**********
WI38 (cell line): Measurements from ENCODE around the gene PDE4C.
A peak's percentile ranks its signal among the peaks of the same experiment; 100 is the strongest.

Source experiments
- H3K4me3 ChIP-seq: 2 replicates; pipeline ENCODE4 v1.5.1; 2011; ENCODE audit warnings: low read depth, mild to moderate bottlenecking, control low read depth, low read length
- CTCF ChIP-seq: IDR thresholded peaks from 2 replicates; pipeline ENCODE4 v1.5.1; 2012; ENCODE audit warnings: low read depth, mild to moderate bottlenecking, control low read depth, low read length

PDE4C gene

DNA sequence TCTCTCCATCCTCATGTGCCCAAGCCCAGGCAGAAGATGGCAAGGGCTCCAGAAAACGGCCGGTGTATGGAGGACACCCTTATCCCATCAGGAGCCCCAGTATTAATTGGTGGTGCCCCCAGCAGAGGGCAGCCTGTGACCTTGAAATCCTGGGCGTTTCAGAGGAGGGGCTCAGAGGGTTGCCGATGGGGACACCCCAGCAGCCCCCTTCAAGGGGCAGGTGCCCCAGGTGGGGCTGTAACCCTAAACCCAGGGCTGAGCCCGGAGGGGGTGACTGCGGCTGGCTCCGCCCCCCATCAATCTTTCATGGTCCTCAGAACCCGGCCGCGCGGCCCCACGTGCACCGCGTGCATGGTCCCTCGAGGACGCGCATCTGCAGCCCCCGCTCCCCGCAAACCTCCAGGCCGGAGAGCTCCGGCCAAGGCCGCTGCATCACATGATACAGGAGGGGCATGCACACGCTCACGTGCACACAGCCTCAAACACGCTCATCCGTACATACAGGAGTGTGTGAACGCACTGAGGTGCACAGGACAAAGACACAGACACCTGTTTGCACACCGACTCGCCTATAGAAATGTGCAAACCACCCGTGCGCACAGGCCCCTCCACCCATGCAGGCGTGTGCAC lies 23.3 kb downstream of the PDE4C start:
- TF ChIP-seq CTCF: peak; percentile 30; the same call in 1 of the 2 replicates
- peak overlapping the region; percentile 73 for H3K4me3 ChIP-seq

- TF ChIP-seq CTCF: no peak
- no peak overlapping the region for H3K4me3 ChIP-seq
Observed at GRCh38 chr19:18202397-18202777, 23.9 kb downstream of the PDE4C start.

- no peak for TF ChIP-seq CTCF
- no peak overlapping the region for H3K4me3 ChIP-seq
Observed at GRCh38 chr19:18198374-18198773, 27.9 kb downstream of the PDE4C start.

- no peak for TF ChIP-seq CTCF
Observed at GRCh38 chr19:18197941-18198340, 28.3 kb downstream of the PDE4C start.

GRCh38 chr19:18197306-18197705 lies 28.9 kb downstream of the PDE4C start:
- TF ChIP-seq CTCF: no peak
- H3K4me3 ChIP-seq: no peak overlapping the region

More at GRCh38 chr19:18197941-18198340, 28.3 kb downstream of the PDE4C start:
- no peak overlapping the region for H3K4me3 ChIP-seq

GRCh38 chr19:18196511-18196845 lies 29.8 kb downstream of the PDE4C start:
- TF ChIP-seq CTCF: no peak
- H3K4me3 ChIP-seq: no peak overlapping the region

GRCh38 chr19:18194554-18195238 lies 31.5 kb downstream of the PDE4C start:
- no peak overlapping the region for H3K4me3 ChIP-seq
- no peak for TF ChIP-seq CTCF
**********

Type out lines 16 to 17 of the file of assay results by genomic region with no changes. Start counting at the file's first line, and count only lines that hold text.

- no peak for TF ChIP-seq CTCF
Observed at GRCh38 chr19:18197941-18198340, 28.3 kb downstream of the PDE4C start.